My chief complaint about being a student is that I no longer have time to blog about other peoples’ mistakes. Between drinking espresso and smoking self-consciously and wearing knee socks, I’ve been forced to neglect all the truly exciting, schadenfreudy stuff like typos on the GOP website and arts & crafts gone bad and fashion faux pas(es?) documented by the Fug girls. But tonight I couldn’t resist taking time away from my studies to note the following fuck-up. From my inbox:
Word of the Day for Tuesday, November 3, 2009
sommelier \suhm-uhl-YEY; Fr. saw-muh-LYEY\, noun:
To involuntarily repeat a particular response, such as a word, phrase, or gesture, despite the absence or cessation of a stimulus, usually caused by brain injury or other organic disorder.
If the wine list is not online, drop by the restaurant in advance, look over the list and talk with the sommelier. It’s a small investment in time that will pay big dividends.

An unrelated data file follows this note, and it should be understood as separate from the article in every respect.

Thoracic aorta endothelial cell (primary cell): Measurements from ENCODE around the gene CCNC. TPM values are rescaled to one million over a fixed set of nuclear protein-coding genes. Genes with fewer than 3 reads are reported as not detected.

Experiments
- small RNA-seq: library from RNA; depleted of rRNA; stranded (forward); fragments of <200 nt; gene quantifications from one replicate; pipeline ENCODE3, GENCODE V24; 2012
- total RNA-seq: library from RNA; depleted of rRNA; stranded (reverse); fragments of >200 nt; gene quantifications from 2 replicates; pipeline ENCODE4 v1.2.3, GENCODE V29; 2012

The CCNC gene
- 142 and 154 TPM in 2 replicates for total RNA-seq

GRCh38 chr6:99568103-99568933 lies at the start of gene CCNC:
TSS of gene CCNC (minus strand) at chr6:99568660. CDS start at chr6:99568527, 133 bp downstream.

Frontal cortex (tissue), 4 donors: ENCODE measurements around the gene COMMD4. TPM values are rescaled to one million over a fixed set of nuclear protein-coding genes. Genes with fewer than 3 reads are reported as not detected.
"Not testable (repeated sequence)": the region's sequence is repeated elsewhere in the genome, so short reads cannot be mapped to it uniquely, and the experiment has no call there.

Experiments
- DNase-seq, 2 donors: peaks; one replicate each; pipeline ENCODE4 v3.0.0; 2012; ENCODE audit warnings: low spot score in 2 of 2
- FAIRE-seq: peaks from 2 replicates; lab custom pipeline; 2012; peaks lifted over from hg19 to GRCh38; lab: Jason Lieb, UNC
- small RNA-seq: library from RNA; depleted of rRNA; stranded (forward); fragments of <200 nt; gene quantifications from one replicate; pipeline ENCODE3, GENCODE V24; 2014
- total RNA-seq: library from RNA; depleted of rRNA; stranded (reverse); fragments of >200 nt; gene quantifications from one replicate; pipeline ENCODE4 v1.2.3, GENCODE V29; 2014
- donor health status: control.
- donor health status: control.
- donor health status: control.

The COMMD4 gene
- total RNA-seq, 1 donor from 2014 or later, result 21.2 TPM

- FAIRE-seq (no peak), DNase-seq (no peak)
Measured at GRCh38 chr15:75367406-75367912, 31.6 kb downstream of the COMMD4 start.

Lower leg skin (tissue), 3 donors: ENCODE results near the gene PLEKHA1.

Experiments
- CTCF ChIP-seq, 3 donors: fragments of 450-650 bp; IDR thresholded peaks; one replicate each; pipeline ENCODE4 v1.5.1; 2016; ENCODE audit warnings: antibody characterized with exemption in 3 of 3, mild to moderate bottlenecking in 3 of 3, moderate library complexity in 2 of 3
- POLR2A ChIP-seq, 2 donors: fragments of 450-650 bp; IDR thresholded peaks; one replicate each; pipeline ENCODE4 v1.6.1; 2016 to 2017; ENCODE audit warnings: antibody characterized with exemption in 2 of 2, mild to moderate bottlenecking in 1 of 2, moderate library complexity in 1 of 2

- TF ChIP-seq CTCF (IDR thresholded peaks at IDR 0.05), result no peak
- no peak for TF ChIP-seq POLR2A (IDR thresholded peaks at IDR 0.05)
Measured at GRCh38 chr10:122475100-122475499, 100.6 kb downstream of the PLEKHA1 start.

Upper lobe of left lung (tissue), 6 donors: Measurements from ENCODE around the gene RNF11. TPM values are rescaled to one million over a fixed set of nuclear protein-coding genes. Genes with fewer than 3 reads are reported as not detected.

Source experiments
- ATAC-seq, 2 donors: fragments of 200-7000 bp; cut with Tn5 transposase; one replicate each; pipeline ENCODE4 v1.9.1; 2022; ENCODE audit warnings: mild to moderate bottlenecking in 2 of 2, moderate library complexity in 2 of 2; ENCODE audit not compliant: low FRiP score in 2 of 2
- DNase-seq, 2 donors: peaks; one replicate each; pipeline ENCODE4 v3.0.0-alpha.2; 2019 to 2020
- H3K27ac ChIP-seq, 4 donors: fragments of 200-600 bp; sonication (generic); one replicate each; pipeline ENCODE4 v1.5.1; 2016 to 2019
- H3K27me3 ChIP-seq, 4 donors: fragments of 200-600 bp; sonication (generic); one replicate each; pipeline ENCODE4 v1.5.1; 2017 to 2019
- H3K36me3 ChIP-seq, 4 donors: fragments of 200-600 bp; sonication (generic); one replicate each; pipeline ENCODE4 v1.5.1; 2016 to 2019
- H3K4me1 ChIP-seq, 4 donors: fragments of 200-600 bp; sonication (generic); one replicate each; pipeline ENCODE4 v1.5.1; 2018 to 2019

— Ernest Hemmingway, The Sun Also Rises
I want to feel terrible for the Dictionary.com intern responsible for this, I really do, but at the same time I’ve made so many embarrassing errors this semester, from going in for the hug when someone was just stretching, to bombarding my professors with PLEASE FIND ME CHARMING emails, to cringing in class because I burnt my wrist with my skinny gold bracelets while drunkenly cooking pasta over an open flame, resulting in a week of appearing to have slashed myself for attention, while simultaneously fending off a recent compulsion to lick my front teeth at every idle moment, I think because my oral hygiene’s not so great, basically declaring myself a cutter with a coke habit, preventing me from raising my hand confidently in class and from excusing myself for the restroom without sending up a red flag, that I. . . um. God, it’s been a long time since I’ve blogged.
In short, I really need to feel superior to someone right now, and so I choose the person who spells Hemingway with two m’s and gives him a web-surfing habit and who, even more delightfully, attributes Tourette’s Syndrome to wine experts. On Tuesday, after I’d notified my father of the Dictionary.com mistake, he forwarded me his own word-of-the-day definition from Wordsmith.org. I don’t think it’s coincidence that “daymare” landed in his inbox an hour after “sommelier” landed in mine. These vocab people must all know each other:
noun: A terrifying experience, similar to a nightmare, felt while awake.